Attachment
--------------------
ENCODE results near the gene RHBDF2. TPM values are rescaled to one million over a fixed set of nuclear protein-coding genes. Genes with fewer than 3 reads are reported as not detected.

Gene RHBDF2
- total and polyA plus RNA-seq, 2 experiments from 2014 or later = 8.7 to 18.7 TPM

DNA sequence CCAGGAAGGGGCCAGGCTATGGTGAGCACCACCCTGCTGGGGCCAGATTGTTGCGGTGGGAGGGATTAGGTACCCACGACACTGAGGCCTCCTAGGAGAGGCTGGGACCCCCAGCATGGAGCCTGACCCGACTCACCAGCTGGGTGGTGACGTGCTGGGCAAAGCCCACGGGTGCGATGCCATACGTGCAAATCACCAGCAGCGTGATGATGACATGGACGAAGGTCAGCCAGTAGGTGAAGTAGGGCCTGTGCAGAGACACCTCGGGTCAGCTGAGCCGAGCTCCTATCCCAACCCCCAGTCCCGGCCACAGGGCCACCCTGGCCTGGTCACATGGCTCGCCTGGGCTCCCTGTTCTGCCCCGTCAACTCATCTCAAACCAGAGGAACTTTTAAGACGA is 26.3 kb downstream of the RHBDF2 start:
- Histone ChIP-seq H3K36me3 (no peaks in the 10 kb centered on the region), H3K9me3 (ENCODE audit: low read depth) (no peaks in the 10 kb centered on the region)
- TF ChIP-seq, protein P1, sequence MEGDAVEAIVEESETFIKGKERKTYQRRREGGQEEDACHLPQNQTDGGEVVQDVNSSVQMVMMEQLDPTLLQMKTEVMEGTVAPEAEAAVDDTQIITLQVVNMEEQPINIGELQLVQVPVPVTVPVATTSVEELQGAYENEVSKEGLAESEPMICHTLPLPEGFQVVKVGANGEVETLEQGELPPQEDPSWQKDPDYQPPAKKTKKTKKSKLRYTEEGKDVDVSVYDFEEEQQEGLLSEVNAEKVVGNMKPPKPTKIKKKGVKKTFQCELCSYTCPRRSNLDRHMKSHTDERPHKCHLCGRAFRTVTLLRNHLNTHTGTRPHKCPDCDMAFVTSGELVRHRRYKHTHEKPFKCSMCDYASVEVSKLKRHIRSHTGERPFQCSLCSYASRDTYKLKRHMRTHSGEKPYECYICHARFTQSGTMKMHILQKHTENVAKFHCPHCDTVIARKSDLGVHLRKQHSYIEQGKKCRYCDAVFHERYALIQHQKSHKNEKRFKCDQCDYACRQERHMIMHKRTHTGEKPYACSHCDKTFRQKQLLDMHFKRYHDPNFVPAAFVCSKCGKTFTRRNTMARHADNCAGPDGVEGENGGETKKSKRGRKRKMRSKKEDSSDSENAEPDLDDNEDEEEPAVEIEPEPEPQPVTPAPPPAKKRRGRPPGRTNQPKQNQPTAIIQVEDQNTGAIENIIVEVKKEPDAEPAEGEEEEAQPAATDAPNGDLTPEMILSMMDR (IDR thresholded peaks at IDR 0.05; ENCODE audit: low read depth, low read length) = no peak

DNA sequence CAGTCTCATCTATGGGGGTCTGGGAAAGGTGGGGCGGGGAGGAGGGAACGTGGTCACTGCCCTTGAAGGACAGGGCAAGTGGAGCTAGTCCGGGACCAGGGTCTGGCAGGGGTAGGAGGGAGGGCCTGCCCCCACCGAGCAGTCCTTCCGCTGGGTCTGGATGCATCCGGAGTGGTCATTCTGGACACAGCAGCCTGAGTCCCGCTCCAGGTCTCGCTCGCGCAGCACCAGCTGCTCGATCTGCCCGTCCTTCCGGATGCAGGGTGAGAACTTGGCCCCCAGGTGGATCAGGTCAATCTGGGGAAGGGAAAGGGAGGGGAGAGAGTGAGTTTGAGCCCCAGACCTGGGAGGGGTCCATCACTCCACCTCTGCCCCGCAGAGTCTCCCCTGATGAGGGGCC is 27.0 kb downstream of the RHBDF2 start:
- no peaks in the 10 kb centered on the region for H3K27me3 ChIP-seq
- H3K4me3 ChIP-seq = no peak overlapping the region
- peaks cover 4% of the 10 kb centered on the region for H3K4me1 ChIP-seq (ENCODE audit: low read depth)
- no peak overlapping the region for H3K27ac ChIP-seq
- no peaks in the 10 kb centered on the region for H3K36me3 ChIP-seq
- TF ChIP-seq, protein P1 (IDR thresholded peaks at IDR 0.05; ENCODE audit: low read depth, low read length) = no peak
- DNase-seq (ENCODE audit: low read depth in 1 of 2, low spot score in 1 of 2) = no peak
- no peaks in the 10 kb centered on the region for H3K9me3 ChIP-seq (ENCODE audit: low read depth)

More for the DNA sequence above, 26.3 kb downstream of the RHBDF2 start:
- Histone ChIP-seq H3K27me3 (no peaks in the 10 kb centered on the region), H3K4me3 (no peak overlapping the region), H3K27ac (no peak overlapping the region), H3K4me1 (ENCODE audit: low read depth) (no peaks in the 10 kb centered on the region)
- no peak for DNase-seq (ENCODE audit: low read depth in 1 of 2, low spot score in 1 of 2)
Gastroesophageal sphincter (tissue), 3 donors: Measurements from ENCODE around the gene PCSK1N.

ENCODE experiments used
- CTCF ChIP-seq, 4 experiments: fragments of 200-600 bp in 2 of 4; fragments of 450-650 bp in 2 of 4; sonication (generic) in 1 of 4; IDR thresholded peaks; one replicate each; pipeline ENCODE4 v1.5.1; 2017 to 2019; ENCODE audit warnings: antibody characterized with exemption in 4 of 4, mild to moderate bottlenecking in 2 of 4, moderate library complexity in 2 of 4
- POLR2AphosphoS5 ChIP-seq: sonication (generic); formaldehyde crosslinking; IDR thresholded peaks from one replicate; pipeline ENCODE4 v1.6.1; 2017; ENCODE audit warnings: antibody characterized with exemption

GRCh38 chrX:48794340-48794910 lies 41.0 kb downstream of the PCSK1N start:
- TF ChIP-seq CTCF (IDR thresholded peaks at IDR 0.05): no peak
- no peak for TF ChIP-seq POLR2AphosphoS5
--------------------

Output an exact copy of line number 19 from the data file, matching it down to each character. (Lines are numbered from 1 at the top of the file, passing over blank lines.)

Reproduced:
Gastroesophageal sphincter (tissue), 3 donors: Measurements from ENCODE around the gene PCSK1N.